Organic vs. Inorganic Foods…Marketing Scam? Or Does it Impact Our Health?

By | September 9, 2016

I am often asked as a dietitian, do you feel organic foods are more beneficial? Is it worth spending the extra money on foods that contain non-GMOs, no artificial sweeteners, and are grown organically? What does organic on a food label even signify?

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Within this article, I will outline the facts on what the term “organic” really means when referred to on food labels, and allow you as the consumer to make the call. Will organic foods benefit your individual needs?

Get the facts before you shop.

“The word “organic” refers to the way farmers grow and process agricultural products, such as fruits, vegetables, grains, dairy products and meat. Organic farming practices are designed to encourage soil and water conservation and reduce pollution.”

“Farmers who grow organic produce don’t use conventional methods to fertilize and control weeds. Examples of organic farming practices include using natural fertilizers to feed soil and plants, and using crop rotation or mulch to manage weeds.”

So what should you look for on the product’s label to determine whether or not the food is organic or inorganic? Can labeling companies lie or deceive?

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The U.S. Department of Agriculture (USDA) has established an organic certification program that requires all organic foods to meet strict government standards. These standards regulate how such foods are grown, handled and processed.”

Any product labeled as organic must be USDA certified. However, using the following seal is not required, but is typically included.

Products certified 95 percent or more organic may display this USDA seal.

 

Products certified 95 percent or more organic may display this USDA seal.

Products certified 95 percent or more organic may display this USDA seal.

However, a product does not have to be completely made of organic ingredients to be labeled organic. Foods that are composed of multiple ingredients can still be labeled organic even if all of the ingredients are not organically grown. “Products must be at least 95 percent organic to use this term. Products that contain at least 70 percent organic ingredients may say “made with organic ingredients” on the label, but may not use the seal. Foods containing less than 70 percent organic ingredients can’t use the seal or the word “organic” on their product labels. They can include the organic items in their ingredient list, however.”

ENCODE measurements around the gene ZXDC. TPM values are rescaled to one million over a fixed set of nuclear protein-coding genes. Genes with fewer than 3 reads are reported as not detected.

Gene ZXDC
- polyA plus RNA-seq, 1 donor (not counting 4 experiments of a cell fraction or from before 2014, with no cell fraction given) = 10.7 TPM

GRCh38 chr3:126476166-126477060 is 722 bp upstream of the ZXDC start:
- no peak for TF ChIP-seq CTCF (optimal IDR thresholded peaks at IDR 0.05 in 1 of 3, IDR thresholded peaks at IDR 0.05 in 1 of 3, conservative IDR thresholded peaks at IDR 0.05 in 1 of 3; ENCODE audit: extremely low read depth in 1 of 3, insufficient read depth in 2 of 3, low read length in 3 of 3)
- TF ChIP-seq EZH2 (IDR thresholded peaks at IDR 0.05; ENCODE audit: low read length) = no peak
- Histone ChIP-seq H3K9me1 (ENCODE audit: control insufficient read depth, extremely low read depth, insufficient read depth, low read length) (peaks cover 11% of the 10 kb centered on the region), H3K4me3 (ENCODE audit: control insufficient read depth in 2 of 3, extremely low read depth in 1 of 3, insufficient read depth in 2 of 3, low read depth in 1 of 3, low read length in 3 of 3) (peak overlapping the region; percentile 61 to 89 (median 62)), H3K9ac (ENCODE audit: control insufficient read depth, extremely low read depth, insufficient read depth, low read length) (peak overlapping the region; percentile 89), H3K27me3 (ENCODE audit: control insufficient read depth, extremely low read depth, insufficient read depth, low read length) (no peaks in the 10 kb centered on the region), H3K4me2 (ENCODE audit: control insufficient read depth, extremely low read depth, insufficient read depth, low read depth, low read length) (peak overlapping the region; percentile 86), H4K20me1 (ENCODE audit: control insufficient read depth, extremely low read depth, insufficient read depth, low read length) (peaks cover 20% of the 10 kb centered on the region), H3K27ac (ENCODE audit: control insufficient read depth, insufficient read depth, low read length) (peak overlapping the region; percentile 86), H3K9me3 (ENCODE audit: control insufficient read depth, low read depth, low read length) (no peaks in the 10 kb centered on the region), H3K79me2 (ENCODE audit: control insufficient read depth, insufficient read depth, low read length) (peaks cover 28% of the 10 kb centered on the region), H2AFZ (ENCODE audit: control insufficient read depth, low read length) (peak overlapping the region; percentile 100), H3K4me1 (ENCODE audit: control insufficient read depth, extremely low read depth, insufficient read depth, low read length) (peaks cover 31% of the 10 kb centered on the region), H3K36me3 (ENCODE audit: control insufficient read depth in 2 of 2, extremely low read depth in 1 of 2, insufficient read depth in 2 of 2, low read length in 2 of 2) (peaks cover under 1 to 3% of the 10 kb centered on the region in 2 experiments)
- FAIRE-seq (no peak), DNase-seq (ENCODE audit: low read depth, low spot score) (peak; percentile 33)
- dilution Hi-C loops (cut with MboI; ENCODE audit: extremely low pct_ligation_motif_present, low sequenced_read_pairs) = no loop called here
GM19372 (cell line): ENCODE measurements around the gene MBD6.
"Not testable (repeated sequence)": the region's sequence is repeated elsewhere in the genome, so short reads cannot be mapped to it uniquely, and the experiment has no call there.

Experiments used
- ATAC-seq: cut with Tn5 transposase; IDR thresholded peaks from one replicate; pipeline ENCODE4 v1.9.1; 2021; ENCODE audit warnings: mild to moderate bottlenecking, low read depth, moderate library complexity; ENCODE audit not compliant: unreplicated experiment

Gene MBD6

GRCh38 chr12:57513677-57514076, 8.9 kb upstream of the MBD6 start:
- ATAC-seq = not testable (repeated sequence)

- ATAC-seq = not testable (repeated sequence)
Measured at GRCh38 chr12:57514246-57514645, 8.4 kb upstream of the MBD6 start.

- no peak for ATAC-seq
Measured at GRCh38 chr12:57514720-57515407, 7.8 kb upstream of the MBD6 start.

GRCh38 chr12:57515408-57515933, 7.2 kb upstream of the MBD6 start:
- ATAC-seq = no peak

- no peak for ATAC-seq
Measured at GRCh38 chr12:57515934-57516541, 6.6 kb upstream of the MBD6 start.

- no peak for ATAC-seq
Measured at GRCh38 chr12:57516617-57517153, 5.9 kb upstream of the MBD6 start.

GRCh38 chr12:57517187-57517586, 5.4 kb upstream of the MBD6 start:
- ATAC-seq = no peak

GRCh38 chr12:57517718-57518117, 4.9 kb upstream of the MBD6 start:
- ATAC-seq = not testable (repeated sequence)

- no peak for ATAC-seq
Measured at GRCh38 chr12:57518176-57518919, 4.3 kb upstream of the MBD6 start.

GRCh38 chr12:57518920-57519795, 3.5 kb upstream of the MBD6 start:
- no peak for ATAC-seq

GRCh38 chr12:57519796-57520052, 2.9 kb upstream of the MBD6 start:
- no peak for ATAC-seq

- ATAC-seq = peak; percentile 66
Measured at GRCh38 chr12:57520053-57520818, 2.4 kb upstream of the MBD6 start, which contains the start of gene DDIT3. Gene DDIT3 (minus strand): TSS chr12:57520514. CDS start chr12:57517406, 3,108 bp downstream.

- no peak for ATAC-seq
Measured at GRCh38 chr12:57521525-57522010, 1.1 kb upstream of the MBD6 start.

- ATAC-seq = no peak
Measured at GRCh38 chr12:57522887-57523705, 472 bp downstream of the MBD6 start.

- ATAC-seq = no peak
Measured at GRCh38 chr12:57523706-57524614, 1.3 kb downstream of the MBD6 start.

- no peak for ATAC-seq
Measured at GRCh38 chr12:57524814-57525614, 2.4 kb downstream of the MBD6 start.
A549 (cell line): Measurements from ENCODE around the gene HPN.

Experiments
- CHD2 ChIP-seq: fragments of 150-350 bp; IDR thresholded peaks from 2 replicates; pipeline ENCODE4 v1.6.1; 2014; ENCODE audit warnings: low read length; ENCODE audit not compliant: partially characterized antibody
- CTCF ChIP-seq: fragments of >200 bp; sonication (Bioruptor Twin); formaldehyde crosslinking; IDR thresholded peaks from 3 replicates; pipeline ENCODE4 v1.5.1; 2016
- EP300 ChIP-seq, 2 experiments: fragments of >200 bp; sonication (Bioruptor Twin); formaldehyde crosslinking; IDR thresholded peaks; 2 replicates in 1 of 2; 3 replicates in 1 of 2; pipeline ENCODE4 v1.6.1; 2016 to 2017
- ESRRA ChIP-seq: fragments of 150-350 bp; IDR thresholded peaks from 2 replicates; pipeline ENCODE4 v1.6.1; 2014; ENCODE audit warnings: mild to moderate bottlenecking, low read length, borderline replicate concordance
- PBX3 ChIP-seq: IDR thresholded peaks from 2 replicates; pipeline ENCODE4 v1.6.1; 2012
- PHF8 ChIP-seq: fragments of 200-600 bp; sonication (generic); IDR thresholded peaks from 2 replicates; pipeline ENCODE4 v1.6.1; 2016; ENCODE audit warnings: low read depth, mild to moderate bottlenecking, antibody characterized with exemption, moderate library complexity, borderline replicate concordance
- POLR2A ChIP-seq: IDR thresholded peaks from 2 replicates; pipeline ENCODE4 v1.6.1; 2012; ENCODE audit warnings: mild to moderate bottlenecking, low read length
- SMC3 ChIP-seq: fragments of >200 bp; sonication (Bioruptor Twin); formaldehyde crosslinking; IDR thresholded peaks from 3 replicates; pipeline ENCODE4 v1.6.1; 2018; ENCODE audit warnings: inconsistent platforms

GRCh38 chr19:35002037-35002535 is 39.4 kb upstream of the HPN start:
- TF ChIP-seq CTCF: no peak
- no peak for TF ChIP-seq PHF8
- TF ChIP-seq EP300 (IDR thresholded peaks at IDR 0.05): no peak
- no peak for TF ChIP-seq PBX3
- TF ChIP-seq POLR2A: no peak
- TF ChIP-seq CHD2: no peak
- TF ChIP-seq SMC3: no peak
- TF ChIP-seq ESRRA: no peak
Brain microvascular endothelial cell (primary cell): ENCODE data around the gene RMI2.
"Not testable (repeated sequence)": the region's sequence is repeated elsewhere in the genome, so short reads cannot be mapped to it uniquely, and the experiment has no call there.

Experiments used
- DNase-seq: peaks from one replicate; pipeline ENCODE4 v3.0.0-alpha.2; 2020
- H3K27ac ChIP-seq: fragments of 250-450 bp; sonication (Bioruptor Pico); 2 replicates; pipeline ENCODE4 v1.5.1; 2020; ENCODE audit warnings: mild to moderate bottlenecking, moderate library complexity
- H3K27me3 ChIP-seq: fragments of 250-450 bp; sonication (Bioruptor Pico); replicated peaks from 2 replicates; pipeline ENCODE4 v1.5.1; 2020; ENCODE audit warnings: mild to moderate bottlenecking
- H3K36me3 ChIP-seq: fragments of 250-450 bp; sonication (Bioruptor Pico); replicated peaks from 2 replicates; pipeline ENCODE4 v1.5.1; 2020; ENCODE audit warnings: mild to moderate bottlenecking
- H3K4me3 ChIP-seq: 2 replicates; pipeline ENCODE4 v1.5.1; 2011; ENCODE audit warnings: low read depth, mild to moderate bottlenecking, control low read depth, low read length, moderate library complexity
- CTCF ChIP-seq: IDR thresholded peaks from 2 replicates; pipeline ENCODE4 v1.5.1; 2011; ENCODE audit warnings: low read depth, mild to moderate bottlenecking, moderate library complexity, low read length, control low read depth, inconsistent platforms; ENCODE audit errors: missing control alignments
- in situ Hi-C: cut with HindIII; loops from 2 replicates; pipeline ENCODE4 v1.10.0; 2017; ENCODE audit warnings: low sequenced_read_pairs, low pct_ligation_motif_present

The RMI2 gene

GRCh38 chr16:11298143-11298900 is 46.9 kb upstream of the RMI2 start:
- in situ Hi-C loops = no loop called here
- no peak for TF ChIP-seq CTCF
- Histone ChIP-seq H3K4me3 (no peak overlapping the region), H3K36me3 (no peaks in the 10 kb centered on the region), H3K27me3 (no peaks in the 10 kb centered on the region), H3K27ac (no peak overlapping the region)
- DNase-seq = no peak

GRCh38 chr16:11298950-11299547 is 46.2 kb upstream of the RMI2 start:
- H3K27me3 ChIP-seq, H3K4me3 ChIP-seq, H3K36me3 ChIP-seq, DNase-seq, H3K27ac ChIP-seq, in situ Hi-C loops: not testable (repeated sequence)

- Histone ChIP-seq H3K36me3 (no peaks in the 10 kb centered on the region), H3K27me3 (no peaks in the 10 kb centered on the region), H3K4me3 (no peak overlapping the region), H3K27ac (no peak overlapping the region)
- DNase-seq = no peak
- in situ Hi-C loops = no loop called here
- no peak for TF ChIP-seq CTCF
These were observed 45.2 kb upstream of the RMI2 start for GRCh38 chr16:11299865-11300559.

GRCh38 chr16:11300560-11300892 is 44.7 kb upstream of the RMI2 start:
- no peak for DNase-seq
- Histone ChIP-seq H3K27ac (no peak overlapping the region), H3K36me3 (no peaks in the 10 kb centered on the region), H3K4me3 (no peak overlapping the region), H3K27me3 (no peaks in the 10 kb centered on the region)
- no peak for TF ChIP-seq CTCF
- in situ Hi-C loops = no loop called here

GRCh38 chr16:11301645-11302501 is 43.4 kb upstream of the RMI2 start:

Is organic food more nutritious? Research is still being conducted on this topic. Although higher antioxidant levels, lower levels of the metal cadmium, and decreased pesticides were found in organic foods, not enough studies were conducted of the effect this has on human health. Studies have consistently shown that organic and inorganic foods are no different in nutrient content.

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So why do consumers choose organic? Some prefer the taste. Others like that there are fewer pesticide residues than conventional produce. However, it is important to note that residues do not exceed governmental safety standards, both on inorganic and organic. If you are looking to decrease the amount of food additives you consume, such as artificial sweeteners, flavorings, and monosodium glutamate, organic is the way to go, for the term bans or severely restricts food additives.

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So what can you do to make sure you are an informed consumer? Be sure to read the food label. Just because a product is “organic” does not mean it is healthier, it will most likely be higher in sugar, sodium, and fat to compensate for the lack of preservatives.

Not sure where to start on the food label to determine whether or not the food is beneficial to your journey to health? Shoot us an email or call one of our dietitians at Caruso Physical Therapy and Nutrition at 609-738-3143! Let us be your reliable source to all your nutrition needs!

 

Michele Wroblewski, RDN

Caruso Physical Therapy and Nutrition, LLC

1278 Yardville Allentown Rd. Suite 3

Allentown, NJ 08501

www.carusoptrd.com

mwroblewski@carusoptrd.com

609-738-3143

References

http://www.medicalnewstoday.com/articles/279564.php

http://www.mayoclinic.org/healthy-lifestyle/nutrition-and-healthy-eating/in-depth/organic-food/art-20043880

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